you can hear how different natives pronounce "chleb" and constructions related to this word here: http://uk.forvo.com/search/chleb/pl/


https://www.duolingo.com/profile/DavidWinlo

Are there no conjugation tables for Polish?


https://www.duolingo.com/profile/timstellmach

There are four main conjugations (depending on how you slice it). This page looks like a decent overview: http://www.lsa.umich.edu/slavic/dept/webbasedlanguage/polish/grammar/VerbConjugation/index.htm


https://www.duolingo.com/profile/Biserka54

Is ą always nasalized?


https://www.duolingo.com/profile/timstellmach

Yes (unlike ę, which at the end of a word sounds like e).


https://www.duolingo.com/profile/RedViperMartell

Unless you're Lech Wałęsa :P


https://www.duolingo.com/profile/Biserka54

Thank you timstellmach


https://www.duolingo.com/profile/FiskeFinne

How do you say "are having" in Polish? According to Duolingo mają can only mean "have".


https://www.duolingo.com/profile/ScottHutch

When I was in high school, and took German, the teacher I had explained that in a lot of other languages, verbs can be translated three different ways into English. In the case of "the girls have bread", it would be 1. The girls have bread; 2. The girls are having bread; or 3. The girls do have bread. And we just have to figure out from the context which is is.

I'm assuming Polish is similar, but I might be wrong.


https://www.duolingo.com/profile/FiskeFinne

Yes, Polish is similar, but "The girls are having bread" was marked incorrect for me in this sentence. Maybe it's just because the course is in beta and still has a few mistakes. Or maybe "to have" is an exception to the rule?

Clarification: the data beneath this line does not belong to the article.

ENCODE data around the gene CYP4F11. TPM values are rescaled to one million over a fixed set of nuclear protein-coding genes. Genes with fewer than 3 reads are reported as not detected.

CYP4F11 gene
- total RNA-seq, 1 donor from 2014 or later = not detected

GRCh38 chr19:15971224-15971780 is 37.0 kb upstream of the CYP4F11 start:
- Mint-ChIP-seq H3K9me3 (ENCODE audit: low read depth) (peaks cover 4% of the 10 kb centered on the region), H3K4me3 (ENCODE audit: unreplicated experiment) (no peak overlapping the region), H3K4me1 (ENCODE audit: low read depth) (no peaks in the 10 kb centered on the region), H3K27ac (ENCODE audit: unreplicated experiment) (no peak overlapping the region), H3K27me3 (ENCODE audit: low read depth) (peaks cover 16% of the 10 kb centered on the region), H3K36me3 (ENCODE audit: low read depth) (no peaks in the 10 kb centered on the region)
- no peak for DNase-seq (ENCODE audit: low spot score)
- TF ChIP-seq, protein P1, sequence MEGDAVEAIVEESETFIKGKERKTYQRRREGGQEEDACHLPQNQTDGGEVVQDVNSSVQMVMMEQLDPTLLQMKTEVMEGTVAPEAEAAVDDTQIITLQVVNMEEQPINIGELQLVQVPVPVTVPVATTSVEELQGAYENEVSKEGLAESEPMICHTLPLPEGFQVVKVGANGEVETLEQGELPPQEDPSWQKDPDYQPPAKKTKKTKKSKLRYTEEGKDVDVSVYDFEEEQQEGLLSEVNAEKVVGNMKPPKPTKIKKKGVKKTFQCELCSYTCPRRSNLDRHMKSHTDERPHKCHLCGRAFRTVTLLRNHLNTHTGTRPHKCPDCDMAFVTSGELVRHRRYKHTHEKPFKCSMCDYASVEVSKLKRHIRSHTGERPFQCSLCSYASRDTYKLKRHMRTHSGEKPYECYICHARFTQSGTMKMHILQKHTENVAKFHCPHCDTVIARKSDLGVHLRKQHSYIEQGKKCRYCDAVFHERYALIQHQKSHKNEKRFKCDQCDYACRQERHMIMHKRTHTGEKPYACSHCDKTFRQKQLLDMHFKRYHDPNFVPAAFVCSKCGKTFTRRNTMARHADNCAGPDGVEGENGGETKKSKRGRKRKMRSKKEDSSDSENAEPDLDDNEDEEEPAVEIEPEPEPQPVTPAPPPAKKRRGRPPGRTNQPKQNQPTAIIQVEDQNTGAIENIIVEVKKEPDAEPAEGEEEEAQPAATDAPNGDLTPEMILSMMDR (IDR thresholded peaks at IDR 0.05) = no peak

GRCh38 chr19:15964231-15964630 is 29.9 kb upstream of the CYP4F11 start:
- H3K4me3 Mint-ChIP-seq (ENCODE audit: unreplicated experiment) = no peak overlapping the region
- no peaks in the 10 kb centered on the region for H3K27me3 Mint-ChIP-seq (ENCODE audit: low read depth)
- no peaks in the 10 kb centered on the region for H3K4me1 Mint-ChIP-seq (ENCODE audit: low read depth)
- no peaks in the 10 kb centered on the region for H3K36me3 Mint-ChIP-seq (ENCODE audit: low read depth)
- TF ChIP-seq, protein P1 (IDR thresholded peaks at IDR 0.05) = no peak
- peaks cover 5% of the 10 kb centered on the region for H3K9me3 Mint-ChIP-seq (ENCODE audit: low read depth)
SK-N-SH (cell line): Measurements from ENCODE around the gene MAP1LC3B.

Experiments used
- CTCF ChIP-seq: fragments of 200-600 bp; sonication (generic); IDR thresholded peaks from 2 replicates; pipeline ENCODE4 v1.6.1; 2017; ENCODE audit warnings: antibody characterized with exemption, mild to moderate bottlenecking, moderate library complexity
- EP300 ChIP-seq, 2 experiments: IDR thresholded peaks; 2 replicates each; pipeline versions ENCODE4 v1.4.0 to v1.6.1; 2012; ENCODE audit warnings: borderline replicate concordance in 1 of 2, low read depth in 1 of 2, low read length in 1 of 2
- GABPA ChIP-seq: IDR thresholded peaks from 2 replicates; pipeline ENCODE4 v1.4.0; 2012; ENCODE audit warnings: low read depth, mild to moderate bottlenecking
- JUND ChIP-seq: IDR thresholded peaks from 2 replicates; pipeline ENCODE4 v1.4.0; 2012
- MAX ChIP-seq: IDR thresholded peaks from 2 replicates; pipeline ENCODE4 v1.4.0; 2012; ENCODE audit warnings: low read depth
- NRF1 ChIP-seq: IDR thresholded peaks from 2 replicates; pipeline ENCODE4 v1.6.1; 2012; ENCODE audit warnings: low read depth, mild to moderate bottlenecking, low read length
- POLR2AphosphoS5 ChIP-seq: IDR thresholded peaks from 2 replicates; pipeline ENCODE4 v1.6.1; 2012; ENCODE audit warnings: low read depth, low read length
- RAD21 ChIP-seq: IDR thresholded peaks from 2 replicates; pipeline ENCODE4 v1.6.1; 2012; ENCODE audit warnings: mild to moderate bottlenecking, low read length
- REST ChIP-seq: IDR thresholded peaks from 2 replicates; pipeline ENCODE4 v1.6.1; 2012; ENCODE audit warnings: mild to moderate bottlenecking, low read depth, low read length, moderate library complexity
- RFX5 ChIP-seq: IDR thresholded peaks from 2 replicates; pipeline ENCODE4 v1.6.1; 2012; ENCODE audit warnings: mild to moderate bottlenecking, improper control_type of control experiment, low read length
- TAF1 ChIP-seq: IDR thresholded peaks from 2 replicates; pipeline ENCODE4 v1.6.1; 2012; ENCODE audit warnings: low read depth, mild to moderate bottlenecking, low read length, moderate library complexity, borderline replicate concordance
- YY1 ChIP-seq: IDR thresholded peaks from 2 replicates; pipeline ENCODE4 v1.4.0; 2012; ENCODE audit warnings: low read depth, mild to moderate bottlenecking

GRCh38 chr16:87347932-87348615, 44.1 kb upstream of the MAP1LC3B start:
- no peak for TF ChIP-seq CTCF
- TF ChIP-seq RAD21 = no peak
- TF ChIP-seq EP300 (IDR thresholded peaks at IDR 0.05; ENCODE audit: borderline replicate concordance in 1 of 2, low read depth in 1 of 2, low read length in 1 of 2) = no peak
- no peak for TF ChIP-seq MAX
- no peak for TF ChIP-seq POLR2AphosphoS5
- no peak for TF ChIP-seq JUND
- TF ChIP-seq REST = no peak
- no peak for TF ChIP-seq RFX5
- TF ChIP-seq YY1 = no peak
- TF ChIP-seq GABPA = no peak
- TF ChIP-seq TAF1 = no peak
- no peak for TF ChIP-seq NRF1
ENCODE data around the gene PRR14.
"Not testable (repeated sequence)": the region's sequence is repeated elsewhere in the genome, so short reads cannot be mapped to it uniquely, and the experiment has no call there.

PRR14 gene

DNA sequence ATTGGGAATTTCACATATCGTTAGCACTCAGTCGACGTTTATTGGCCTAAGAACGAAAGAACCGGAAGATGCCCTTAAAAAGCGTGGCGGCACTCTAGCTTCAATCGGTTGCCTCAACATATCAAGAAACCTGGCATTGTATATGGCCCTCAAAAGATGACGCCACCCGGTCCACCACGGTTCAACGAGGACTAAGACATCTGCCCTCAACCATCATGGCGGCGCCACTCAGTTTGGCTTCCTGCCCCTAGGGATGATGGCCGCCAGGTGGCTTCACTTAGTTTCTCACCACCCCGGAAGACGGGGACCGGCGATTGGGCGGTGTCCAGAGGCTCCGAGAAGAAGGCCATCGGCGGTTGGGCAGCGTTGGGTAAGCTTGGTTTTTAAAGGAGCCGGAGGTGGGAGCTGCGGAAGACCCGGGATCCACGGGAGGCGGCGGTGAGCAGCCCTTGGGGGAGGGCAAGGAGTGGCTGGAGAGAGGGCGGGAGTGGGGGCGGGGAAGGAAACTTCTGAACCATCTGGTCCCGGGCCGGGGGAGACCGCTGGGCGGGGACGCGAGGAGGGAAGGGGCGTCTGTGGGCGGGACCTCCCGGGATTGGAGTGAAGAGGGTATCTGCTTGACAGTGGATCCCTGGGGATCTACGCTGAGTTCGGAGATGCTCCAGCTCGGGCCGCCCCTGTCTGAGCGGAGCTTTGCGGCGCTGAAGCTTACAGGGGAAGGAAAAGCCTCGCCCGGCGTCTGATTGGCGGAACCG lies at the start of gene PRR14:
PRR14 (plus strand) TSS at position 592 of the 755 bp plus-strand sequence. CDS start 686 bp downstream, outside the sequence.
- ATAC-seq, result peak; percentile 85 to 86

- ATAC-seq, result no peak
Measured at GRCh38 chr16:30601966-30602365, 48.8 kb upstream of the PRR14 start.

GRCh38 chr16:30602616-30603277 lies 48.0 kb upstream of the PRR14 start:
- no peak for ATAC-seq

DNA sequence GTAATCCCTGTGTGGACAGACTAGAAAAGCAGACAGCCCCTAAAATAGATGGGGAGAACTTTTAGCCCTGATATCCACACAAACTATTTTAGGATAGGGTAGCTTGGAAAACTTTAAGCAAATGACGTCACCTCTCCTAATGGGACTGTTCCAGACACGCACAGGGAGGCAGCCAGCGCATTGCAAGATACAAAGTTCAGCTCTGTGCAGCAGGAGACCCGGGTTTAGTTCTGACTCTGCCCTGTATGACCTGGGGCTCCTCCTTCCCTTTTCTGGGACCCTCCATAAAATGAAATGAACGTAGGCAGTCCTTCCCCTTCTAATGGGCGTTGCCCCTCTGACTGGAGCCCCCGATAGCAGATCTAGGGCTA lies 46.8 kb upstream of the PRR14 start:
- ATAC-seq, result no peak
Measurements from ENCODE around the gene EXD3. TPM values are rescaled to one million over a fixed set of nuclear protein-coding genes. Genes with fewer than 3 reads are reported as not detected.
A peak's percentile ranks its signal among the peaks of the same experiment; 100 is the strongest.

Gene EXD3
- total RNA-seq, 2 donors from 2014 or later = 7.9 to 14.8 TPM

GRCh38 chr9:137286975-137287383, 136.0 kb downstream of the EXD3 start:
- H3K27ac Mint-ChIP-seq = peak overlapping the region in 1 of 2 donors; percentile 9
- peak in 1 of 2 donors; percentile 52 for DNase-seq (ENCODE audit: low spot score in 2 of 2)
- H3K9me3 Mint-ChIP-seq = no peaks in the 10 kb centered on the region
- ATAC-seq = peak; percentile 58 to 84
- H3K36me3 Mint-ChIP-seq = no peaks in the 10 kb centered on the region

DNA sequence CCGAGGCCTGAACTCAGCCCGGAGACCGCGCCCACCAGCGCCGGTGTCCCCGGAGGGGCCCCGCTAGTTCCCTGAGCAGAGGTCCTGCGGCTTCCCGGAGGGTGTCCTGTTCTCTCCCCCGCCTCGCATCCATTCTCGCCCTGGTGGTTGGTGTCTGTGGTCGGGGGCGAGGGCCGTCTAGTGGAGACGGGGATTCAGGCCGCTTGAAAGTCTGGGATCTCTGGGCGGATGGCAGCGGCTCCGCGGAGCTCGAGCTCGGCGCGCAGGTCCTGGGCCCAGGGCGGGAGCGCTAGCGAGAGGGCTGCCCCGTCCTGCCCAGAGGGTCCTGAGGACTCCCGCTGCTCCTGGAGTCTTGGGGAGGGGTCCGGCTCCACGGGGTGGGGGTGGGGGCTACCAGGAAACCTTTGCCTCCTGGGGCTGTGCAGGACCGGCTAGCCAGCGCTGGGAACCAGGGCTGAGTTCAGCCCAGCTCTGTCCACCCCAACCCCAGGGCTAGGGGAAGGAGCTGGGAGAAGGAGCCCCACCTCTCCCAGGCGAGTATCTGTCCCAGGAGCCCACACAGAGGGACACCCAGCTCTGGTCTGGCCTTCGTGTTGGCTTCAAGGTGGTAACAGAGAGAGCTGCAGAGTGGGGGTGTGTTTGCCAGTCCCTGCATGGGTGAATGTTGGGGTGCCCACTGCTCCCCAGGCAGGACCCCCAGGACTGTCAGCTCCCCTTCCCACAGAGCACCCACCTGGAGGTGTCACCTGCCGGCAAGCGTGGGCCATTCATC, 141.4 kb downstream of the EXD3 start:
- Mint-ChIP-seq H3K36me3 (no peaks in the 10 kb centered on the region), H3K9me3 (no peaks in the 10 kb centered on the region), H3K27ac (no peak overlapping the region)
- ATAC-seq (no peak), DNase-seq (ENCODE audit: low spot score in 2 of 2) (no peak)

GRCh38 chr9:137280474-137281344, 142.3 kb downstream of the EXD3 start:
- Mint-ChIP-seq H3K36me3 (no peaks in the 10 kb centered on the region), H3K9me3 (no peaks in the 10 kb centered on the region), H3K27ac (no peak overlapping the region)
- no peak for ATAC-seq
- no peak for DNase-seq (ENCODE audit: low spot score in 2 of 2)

https://www.duolingo.com/profile/timstellmach

Short answer: "to have" is an exception to the rule.

The English "to have" can either mean (among other things) "to possess" or "to partake" (e.g. "we're having lunch," or "he had a good time.")

Although English verbs normally take the present continuous ("to be ...-ing") tense for current actions, the verb "to have" is an a bit of an exception. It uses only the simple present tense to indicate posession (e.g. "the girls have bread"), while the present continuous indicates one of the other meanings.

So, "the girls are having bread" means that they are eating the bread. Because the Polish "mieć" does not have this meaning, "the girls are having bread" is indeed incorrect for "dziewczynki mają chleb."

For an English verb that didn't have this particular quirk, you could indeed translate the Polish present tense into either the simple present tense or the present continuous tense in English.